The One Story: HBCUs And The Gatekeeping Of Black Culture
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Miya Ponsetto, aka “SoHo Karen,” won’t face any disciplinary action in her public intoxication case, where she was detained by authorities last Feb. at the Peninsula Hotel in Beverly Hills.

According to TMZ, a L.A. County judge decided to drop the public intoxication charge on Thursday after her lawyer argued it was an isolated incident and pointed to her lack of a criminal record during the time of her arrest.

One snippet of information that wasn’t made as readily available is that her mother, Nicole Ponsetto, was with her and charged for public intoxication as well. Unlike her daughter, she was ordered to 100 hours of community service and will have to complete a 12-month diversion program after pleading no contest to battery on a police officer.

The Ponsetto’s were allegedly drunk and belligerent when they were asked to leave the hotel, resulting in staff calling the police to remove them.

Ponsetto went viral in Dec. after she was filmed tackling and assaulting Keyon Harrold Jr., the 14-year-old son of jazz artist Keyon Harrold in the lobby of the Arlo SoHo Hotel in Manhattan. Ponsetto falsely accused the teen of stealing her cell phone, which was later returned to her by an Uber driver.

For almost two weeks Ponsetto was tracked on social media in her home state of California before she was extradited by NYPD officials to New York to face charges. She was eventually let go but ordered to stay away from the Harrolds.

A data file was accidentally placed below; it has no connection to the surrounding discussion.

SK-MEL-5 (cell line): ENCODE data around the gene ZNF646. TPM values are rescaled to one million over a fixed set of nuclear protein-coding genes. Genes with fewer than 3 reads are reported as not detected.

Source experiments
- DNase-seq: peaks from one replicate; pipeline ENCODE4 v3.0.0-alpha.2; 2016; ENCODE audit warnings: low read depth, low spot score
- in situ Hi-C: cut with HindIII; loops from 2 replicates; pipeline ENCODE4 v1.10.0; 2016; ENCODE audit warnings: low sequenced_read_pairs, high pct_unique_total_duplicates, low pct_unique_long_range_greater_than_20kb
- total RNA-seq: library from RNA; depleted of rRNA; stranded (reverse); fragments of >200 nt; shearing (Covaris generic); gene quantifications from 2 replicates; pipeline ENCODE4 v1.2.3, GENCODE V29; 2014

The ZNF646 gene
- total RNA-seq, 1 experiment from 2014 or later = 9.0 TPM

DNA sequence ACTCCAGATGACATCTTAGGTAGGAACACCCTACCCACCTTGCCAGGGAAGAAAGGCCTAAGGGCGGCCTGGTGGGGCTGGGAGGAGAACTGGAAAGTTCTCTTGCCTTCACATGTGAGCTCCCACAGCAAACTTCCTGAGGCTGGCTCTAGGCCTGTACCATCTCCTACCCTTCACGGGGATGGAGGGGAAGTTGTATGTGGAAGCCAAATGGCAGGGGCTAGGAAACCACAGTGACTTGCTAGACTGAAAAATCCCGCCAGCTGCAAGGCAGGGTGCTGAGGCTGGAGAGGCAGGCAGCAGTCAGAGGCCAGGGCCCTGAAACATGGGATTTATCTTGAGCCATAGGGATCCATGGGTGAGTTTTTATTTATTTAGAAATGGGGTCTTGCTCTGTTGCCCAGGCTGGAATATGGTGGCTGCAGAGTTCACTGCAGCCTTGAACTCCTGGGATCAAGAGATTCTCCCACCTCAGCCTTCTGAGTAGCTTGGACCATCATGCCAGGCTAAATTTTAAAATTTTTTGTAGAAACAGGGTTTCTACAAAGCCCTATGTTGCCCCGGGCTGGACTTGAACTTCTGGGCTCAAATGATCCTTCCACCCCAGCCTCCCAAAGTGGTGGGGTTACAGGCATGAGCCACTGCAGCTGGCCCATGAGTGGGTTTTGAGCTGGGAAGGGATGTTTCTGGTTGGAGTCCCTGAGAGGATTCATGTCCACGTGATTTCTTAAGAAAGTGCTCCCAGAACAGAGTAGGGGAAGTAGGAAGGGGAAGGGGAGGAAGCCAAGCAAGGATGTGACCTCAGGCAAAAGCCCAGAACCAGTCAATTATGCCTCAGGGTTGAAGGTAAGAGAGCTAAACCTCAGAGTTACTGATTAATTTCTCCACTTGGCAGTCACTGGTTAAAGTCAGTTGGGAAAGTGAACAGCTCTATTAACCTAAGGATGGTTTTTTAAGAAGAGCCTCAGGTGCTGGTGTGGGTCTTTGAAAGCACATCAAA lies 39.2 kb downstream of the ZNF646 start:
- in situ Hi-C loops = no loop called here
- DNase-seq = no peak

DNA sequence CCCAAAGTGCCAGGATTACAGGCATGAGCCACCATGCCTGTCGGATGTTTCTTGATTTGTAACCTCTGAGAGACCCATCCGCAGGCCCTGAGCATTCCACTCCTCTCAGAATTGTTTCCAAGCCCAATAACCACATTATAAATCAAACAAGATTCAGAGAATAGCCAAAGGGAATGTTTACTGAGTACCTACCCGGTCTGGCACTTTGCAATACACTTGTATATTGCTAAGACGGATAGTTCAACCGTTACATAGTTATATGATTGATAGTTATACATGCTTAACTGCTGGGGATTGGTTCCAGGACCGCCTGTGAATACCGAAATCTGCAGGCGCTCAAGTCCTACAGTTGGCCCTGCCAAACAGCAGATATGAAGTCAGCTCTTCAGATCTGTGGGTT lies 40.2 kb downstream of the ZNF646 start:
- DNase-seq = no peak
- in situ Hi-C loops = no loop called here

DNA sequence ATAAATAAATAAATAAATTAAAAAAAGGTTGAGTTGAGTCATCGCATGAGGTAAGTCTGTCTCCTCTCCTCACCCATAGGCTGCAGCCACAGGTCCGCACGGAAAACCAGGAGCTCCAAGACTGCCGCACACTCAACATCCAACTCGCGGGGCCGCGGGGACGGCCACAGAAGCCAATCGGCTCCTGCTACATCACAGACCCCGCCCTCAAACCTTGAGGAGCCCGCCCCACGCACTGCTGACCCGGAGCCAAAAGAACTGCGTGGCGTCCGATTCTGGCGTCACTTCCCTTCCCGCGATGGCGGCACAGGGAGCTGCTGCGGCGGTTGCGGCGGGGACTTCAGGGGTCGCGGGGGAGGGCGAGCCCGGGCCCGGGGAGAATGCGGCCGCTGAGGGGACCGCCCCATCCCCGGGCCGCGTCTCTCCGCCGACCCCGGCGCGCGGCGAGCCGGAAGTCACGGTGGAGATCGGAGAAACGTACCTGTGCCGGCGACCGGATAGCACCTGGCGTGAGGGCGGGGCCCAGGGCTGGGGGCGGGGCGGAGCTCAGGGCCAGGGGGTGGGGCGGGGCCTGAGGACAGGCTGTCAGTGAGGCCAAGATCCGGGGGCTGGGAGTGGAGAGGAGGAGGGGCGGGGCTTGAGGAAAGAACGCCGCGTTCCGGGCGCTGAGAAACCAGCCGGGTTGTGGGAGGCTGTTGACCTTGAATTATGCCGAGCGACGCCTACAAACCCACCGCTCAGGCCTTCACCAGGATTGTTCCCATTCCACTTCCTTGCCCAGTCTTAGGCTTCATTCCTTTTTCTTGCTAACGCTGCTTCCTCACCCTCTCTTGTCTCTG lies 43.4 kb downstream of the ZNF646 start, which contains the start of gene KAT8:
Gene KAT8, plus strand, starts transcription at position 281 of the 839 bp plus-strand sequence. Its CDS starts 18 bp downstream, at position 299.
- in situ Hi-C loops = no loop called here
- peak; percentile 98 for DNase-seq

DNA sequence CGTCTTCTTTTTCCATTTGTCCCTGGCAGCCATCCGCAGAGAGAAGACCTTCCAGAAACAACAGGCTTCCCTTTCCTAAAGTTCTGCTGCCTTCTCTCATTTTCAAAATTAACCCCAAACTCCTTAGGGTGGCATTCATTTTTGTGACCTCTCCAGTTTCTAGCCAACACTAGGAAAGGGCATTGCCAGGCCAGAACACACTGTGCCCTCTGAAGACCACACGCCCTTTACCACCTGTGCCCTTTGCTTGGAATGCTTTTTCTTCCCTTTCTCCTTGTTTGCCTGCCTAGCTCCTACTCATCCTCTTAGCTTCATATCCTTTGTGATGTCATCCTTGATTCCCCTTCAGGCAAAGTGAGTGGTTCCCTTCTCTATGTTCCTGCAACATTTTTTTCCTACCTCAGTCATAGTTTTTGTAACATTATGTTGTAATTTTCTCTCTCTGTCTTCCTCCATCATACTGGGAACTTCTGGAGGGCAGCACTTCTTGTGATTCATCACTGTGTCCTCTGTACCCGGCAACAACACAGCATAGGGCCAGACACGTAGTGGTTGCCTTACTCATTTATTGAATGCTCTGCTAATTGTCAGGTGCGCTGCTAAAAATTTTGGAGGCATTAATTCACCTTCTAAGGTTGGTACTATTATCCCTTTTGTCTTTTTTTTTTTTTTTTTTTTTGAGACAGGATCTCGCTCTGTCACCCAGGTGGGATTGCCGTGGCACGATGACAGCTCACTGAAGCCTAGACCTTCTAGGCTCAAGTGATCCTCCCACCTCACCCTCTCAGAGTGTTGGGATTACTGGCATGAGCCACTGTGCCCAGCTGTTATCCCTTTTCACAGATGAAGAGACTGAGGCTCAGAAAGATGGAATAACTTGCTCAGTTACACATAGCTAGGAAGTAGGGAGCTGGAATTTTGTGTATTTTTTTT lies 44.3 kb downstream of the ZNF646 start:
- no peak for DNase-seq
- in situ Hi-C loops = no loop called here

She still faces a separate DUI charge stemming from a May arrest in California. In regards to the Dec. 26 attack she was charged with attempted robbery, attempted assault, endangering the welfare of a child and grand larceny. She is scheduled to appear in court on March 29.

Ponsetto gave an uncomfortable interview with Gayle King in January, where she failed to accept responsibility for her aggression during the encounter with the Harrolds. She also incredulously claimed that as a “woman of color,” she’s immune from practicing racism.

The case exemplifies the ways the criminal justice system handles non-Black people, especially non-Black women, with care and concern.

On social media Harrold Sr. shared the story hoping to reinvigorate efforts towards a petition which calls for the hotel to take responsibility for the Dec. 26 attack. The Harrolds retained civil rights attorney Benjamin Crump and have held several rallies in New York City calling for justice.


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